Friday, March 14, 2008


Sleuth is Kenneth Branagh's re-make, re-imagination, re-invention of the 1972 film with the same name which, in turn, was based on Anthony Shaffer's stage play. In the original, Laurence Olivier played the high-born snob Andrew Wyke and Michael Caine was the working class hairdresser Milo Tindle. This time around, Caine is Andrew and Jude Law is Milo. The general storyline remains the same, as does the cat-and-mouse dynamic between the leads, but the screenplay has been rewritten. The result is a script with more delicious lines and a shorter running length. What's lost in translation, however, is any reason to like or sympathize with either of the principals. In the film, both’re arrogant assholes, and it's not really tough to enjoy spending 90 minutes in the company of two such jerks.

Sleuth is all about revenge: Andrew's revenge against Milo for stealing his wife and Milo's need to strike back after Andrew humiliates him. The first two acts of the movie are, as explicitly stated, like sets in a tennis match. The third act acts like icing on the cake.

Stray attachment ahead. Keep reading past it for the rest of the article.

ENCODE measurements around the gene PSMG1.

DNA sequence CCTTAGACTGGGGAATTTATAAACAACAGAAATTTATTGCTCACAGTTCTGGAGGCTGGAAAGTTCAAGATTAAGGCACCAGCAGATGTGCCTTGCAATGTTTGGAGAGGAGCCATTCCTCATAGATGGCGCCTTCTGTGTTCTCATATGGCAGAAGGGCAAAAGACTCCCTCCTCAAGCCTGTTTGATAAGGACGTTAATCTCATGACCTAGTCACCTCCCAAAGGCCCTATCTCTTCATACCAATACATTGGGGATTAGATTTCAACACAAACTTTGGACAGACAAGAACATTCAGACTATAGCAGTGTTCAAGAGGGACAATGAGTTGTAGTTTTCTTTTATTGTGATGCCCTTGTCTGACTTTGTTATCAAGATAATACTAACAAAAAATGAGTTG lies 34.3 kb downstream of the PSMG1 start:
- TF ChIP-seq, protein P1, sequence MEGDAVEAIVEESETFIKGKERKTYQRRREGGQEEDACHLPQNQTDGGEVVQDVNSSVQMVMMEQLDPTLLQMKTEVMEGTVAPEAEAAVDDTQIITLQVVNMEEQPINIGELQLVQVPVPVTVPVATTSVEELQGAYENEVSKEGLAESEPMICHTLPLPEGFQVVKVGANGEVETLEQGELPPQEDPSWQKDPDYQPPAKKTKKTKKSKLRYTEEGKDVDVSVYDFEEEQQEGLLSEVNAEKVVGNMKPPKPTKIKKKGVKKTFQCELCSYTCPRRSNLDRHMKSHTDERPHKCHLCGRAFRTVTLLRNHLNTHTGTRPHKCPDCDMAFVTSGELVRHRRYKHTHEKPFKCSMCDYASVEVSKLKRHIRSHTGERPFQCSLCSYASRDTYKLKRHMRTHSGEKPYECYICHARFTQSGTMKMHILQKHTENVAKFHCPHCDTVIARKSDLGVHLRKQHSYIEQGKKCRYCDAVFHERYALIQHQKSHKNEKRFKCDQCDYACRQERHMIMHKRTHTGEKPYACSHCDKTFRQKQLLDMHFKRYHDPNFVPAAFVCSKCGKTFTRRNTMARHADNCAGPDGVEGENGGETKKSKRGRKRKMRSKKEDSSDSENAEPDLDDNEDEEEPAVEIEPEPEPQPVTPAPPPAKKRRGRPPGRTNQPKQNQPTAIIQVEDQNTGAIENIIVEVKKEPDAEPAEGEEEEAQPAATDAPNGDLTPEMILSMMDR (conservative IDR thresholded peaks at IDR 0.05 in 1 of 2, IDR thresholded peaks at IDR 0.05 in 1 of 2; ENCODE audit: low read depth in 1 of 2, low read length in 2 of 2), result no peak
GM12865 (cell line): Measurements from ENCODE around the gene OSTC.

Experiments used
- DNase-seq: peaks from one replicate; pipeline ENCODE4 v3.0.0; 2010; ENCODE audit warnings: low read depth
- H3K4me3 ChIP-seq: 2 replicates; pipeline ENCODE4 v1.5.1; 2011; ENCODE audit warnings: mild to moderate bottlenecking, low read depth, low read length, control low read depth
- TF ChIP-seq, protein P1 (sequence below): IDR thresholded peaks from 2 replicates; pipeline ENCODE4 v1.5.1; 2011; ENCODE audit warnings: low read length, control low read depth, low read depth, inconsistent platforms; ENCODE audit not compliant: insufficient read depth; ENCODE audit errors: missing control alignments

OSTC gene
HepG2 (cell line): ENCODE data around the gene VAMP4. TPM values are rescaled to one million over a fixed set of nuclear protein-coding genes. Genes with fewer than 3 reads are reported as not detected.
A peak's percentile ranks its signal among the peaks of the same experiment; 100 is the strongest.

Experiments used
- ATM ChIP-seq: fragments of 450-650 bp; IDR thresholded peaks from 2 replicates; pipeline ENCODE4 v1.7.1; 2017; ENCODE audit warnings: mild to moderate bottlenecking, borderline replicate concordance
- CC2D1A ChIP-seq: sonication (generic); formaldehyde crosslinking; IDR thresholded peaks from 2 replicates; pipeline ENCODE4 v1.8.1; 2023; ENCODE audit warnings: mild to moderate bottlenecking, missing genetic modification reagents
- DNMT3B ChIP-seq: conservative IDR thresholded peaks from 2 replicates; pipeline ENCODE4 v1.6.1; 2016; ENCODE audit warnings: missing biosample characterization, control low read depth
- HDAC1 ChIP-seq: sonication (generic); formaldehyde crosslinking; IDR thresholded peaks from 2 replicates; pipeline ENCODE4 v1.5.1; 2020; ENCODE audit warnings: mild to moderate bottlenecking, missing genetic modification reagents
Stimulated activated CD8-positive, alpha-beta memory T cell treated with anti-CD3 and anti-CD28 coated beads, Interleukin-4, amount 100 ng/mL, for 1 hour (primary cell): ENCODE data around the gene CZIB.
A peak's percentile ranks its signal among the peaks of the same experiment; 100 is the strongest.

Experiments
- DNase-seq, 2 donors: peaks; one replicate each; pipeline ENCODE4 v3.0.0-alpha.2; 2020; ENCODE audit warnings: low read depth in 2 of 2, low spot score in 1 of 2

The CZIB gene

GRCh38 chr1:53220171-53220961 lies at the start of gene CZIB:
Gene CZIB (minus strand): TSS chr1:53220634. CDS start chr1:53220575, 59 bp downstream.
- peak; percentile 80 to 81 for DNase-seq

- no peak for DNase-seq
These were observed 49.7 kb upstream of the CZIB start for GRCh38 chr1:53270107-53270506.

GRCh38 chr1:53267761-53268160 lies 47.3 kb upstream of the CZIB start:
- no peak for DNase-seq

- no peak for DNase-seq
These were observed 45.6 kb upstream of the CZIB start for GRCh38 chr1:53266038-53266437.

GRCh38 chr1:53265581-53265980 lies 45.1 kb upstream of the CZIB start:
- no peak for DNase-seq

Sleuth can be enjoyed for its plot convolutions. For those who are aware of all the twists and turns, this is a chance to admire the performances, savor the script, and appreciate how much visual variety can add to the proceedings.

To keep things lively, the director uses all kinds of odd camera angles and mixes traditional shots with images gleaned from "security footage." Andrew's mansion is an amazing slice of Oz - a playroom for the rich and famous that's so cold and sterile that it's unfathomable how anyone but a complete narcissist could call it "home”.

If revenge is a dish best served cold, then Andrew and Milo are dining raw. It's an interesting movie - a film that works more successfully as a study of technique and writing than as a motion picture.

Trivia: In the casting, there are just three (3) names!

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